View Full Version : Transfering FAA hours to JAA logbook
13th Aug 2010, 19:36
To some the title in itself may be a contradiction in terms, but please bear with me. I'm in the final stages of a JAA crediting programme, and my instructor has mentioned that many who have done their flight training in the US, upon finishing up in Norway, sum up their total FAA hours and put it into their JAA logbook to keep things tidy. I like the idea, but amongst those I've asked there are very divided opinions about whether it's actually a legal thing to do.
My understanding is that a logbook is simply a way to document hours, and the hours therein are not more or less legal be they flown under FAA or JAA regulations as long as they are logged under the applicable rules (and/or document times related to obtaining a licence or rating).
Based on that I can't see a problem with transfering FAA hours into a JAA logbook. However, I also have an electronic logbook which I'd like to maintain in a JAR-compliant format. My dual received hours from the US are PIC hours under FAA regulations, but should I subtract the combined PIC/Dual received hours from the PIC totals when transfering, even though they are legal PIC hours as they were flown with US licences in N-registed aircraft?
To sum it up, does anyone have any experience with this, know what the legal issues around it are or have any thoughts about what is correct/incorrect with regards to transfering hours from one format to the other, or presenting FAA hours in a JAA compliant logbook format? :bored: Excuse the length of the post..!
13th Aug 2010, 21:20
Basically hours are hours, as long as they are legit. Your logbook is a legal document, and in my opinion there are two ways you can do this. You can transfer every leg from your FAA logbook as a separate leg in your JAR-FCL logbook, or you can transfer your total hours from your FAA logbook to one line in your JAR-FCL logbook. In each case you need to refer to your FAA logbook in the REMARK section.
If anyone needs to look at your logbook, bring them both. When you’re on your fifth logbook, you just don’t care anymore. :ok:
15th Aug 2010, 19:41
Thanks Lucky! :ok: Still a bit unsure about how to sort it all out - especially considering my JAR-format electronic logbook, but I'll find some logical way of doing it. If anyone has any thoughts on how to sort it out, feel free...!!
16th Aug 2010, 06:39
Anybody who tells you that an hour in an N registered aircraft is worth less than a non-N registered aircraft is flat out wrong. Hours are hours.
Damn, this crap pisses me off.
17th Aug 2010, 09:54
Quagmire, that's what I also hear from some. Others said that the general practice was to transfer the hours, even though some admitted that it might not be the most correct practice. I guess it's a bit like IFR flying: JAR specifies actual + simulated, but practice is logging entire flights conducted on an IFR flight plan?! :bored: So I guess things are rather open to interpretation...! I just don't want to show my logbook to the NCAA or a potential employer, and not be able to defend the way I've logged my hours.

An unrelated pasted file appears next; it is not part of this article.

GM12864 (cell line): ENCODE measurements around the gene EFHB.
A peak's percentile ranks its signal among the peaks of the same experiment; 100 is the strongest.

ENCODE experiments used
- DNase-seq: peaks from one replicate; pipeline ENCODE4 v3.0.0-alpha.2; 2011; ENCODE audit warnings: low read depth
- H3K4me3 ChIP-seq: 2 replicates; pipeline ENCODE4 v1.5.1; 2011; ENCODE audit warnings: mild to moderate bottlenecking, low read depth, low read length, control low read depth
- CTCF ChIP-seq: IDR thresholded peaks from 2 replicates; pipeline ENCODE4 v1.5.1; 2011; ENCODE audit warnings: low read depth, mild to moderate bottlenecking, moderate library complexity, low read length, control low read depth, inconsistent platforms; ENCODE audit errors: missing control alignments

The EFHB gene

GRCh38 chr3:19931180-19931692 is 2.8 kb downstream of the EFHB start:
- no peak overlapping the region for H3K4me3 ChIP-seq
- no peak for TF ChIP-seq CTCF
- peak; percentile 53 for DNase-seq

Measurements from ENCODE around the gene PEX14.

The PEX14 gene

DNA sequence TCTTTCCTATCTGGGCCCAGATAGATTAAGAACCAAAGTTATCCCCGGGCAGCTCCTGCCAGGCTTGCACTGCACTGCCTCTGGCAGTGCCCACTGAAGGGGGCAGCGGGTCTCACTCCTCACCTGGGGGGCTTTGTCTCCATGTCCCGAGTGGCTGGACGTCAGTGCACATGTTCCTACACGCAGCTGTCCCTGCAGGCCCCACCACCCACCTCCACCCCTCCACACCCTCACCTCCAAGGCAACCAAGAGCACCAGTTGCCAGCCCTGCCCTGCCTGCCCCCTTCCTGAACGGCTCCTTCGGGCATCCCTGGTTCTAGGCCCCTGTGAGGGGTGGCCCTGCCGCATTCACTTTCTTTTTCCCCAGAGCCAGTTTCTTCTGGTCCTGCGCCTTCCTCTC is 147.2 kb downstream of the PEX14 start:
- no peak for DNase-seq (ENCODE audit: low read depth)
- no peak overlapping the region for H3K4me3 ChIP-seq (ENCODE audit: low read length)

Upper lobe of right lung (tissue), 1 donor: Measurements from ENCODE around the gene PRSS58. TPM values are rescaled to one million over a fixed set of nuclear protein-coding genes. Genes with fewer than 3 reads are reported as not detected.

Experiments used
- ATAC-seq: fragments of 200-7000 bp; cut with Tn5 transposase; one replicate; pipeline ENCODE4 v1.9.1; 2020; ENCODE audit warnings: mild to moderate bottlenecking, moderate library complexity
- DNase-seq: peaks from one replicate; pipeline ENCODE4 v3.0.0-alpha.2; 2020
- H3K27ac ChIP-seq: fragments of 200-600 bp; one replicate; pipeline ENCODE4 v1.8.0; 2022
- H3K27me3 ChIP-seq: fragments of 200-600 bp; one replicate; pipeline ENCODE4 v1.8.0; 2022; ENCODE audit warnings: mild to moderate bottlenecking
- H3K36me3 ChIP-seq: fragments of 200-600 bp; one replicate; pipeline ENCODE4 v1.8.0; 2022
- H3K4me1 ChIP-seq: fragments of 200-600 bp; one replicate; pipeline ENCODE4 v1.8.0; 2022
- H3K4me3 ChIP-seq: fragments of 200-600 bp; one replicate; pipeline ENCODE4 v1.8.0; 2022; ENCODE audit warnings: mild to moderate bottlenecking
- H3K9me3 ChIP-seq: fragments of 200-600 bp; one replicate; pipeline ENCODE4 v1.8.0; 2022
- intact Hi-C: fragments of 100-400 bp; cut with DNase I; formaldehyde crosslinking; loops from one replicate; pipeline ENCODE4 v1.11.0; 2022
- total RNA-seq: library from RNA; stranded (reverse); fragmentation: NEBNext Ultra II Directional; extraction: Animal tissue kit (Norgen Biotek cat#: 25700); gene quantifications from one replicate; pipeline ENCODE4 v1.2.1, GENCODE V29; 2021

17th Aug 2010, 11:08
I don't get why you would need to get another log book for your JAA flying. Why don't you just do the math when it's required by JAR. For example when it's time to unfreeze your fATPL.
My experience as an ex HOT in Norway was that the the hours flowh in US stays in your US log book. They ''Luftis'' does not accept them in your JAR Book. On the other hand it does not matter much to or from, only that on intervjues and any official use of the books you need to bring both.
17th Aug 2010, 16:37
Shouldn`t be hard at all. Hours are hours. Period. As previously mentioned, you can keep your hours under FAA regs in your FAA logbook, and begin your JAA logbook by writing "hours transferred from FAA logbook" at the beginning or the first page:ok:. Don`t get hung up on thinking about what you think employers are thinking about, and think that you will be given the third degree about your hours, because you won`t:}. They might want to know how you got your hours... "I flew as CFI in the US, before coming back to convert my licenses" covers those bases nicely :E. The NCAA know (or at least they should by now) that license conversions from the FAA isn`t a big deal. Your examiner will not start adding up your hours with a calculator, and splitting them into IFR, simulated and/or actual... and so on :ok:
Son of a Beech
18th Aug 2010, 06:08
you can use all of your hours with two exceptions. You mentioned PIC and DUAL. According to JAA there an only be one person PIC in the Aircraft. not Two so either you are the captian or you are not If you had an instructor than you were student. I solved this by logging allhours that i didnt legally need to be DUAL just as PIC. According to JAA at the bottom of you logbook.
PIC + SIC + DUAL + INSTRUCTOR = total time (so you also don't log PIC and Instructor at the same time).
Problem 2 SIM time.
JAA Simetime is not written up as flight time just in the colom STD sesion, also not int the PIC SIC DUAL colom. Keep in mind that SIM time in a LEVEL C/D sim can be used towards your ATPL